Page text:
The Secret of the Saperavi Grape
The Republic of Georgia in the former Soviet Union is known as one of the oldest winemaking regions in the world, there proof of wine having been made there 8,000 years ago. It is also the home of an amazing red grape called Saperavi (literally meaning paint or dye). Saperavi is very dark skinned and makes an intensely deep colored, high acid and strong flavored wine. It is one of the few grape varieties which actually have red anthocyanin (color pigment) in the pulp as well as the skin.
Saperavi wines are very long lived, with 50+ year old examples from the Soviet era being occasionally uncovered. The variety is extremely hardy, able to withstand the severe cold of its native region as well withstanding the rudimentary care & handling that it endured for most of the last century under the restrictions of communist rule.
These attributes made Saperavi the most popular red in the various grape growing regions of the former Soviet Union as well as Georgia.
In Australia, to date 14 out of the 2,800 wineries in Australia have planted Saperavi. These are mainly in the warm climate of South Australia (Barossa Valley & McLaren Vale) and in the cool climate of the Alpine Valley in Victoria. Thus far the variety appears to be “at home” and comfortable in both climates. With the cool climate producing a leaner more elegant wine, whilst the warmer climate produces a bigger bolder wine.
I suspect it won’t be long before other growers around the world jump on the band wagon as Saperavi has many appealing characteristics. Not only does it make excellent wine on its own, but it is also ideal for blending with other grape varieties as the very deep colored wine that results from its very dark skins, will appeal to growers in warmer climates, where in very hot vintages they can add Saperavi to their other red wines, such as Cabernet Sauvignon or Merlot to enhance the depth of color.
The issue in very hot vintages is that not only do many red varieties have less depth of color than normal but also that the resultant wines have lower acid levels. Here again blending in some Saperavi can significantly improve the wine because of its natural high acidity levels.
Saperavi wines appear to age very slowly and gracefully and early indications are that it will make a long lived wine here in Australia like it does in its native Georgia.
It would appear that most of the Saperavi vines in Australia were sourced from the varietal Block at Roseworthy Agricultural College which has an impressive collection of vines gathered from vineyards around the world over the last 100 years. This collection includes rare varieties such as the Russian white grape Rkatsiteli.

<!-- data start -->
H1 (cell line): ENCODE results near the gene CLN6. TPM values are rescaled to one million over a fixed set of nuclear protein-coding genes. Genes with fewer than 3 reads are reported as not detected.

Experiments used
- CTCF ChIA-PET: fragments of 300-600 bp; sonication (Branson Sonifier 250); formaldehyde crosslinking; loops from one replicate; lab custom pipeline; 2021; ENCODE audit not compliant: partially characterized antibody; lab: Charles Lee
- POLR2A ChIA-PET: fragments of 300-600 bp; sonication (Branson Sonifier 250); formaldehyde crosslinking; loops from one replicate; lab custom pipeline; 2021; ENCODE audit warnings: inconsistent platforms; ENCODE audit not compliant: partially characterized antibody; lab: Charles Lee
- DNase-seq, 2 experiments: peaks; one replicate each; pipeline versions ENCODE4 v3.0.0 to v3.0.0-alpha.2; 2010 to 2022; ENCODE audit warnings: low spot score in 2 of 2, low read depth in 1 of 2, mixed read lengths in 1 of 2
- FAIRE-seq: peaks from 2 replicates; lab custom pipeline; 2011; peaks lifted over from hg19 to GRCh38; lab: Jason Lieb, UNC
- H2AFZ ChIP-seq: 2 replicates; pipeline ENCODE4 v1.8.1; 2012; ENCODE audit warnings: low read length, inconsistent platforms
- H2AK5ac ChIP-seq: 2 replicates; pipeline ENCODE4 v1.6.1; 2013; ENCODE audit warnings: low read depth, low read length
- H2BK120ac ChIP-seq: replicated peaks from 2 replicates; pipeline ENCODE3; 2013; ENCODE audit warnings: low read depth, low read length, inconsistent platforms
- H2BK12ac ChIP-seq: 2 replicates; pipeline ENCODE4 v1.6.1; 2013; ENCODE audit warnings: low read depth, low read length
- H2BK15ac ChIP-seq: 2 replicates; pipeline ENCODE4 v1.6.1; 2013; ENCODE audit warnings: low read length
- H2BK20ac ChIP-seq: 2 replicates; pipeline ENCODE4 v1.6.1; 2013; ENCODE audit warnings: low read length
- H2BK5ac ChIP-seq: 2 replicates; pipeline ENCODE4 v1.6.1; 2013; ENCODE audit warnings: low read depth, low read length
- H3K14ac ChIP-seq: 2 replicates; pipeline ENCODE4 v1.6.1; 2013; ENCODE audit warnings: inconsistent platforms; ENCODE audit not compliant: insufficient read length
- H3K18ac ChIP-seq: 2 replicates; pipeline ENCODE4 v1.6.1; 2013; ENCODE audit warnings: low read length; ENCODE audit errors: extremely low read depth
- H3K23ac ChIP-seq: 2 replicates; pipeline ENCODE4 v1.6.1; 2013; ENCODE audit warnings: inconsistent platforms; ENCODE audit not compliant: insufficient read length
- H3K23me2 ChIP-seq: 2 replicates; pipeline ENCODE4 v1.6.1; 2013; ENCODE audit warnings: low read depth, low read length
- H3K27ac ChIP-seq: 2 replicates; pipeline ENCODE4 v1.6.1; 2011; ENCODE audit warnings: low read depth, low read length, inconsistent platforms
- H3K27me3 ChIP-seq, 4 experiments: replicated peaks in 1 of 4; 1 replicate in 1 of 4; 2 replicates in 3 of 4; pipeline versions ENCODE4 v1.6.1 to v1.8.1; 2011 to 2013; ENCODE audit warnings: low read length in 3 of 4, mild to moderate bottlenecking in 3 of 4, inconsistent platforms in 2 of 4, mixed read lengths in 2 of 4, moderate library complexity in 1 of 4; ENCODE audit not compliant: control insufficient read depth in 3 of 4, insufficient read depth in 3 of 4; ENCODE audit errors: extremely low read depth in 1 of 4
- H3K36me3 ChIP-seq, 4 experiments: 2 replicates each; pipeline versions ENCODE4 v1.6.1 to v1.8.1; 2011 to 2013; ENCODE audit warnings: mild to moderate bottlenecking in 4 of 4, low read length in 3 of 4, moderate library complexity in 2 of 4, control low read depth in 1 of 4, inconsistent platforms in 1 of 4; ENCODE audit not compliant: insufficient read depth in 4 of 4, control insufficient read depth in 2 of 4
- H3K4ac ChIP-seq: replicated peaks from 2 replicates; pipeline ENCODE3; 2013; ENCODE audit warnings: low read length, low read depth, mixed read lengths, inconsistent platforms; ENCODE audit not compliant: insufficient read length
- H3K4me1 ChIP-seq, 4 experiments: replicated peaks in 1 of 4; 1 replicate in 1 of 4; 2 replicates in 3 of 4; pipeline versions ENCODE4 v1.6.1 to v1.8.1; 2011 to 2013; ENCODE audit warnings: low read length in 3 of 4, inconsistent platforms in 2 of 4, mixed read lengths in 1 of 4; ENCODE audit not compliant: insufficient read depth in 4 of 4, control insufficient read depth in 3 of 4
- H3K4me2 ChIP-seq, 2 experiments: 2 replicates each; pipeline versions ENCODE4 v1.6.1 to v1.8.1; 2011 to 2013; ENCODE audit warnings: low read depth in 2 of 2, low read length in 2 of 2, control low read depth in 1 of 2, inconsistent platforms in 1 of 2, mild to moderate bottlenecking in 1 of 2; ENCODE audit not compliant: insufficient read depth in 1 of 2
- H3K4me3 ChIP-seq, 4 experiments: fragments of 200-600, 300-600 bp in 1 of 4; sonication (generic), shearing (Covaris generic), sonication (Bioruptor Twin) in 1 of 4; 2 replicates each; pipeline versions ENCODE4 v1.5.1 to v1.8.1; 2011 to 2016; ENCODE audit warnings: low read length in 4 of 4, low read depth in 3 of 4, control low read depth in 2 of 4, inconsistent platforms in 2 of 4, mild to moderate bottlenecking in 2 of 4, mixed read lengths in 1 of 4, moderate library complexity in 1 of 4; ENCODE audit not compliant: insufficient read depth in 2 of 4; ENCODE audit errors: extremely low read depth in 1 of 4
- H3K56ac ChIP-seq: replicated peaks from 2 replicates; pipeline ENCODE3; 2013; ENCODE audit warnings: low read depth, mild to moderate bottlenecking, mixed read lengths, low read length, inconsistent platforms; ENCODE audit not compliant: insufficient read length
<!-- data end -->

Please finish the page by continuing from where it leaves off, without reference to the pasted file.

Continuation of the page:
Earlier this year a journalist from the newspaper “Georgia Today” contacted some of the Australian Saperavi growers and asked “share with me in regard to your own experience with Saperavi, how you came to start growing it, how it is being handled in the vineyard and the winery, how successful it has proven to be, its popularity with your customers, its projected future, prices, etc” which sounds a bit like a subtle “KGB” style inquisition to find out how we as opposition are tracking with their precious variety.
Amid the endless bickering between Russia and the former Soviet bloc states, Russia banned the importation of Georgian wine in 2006, causing a dramatic decline in wine sales. Georgian wine exports in 2011 earned $54.1 million. A total of 16.9 million liters of wine were sold with the Ukraine being the biggest importer of Georgian wine, followed by Kazakhstan and Belarus. Georgia used to export four times as much wine as this to Russia before the ban. As a result Georgia has now embarked on a sales drive to interest China, North America and Western European countries in its wines. This push is being led by Saperavi based wines.
Most recently the news services have been reporting that the Russians are looking at easing/removing the Georgian embargo but if the Georgian’s are smart, in my opinion, they will continue to focus their efforts westwards and particularly towards the USA & Canada where the depth of color and flavor in their wines will be appreciated.
Whilst the Saperavi vines here in Australia are still very young, as each year passes and they mature a bit more, the wine being produced continues to improve in quality. I have been tracking the Barossa Saperavi made by Patritti Wines since their first vintage in 2007 and each year the wine has greater depth and complexity than the previous year. The current 2010 is fabulous, so much so that their Chinese distributor bought the whole vintage.
So my advice would be to keep your eyes & ears open for Saperavi over the next few years, as I am convinced that it will make some truly outstanding wines here in Australia, but don’t let the Georgians know what we are doing!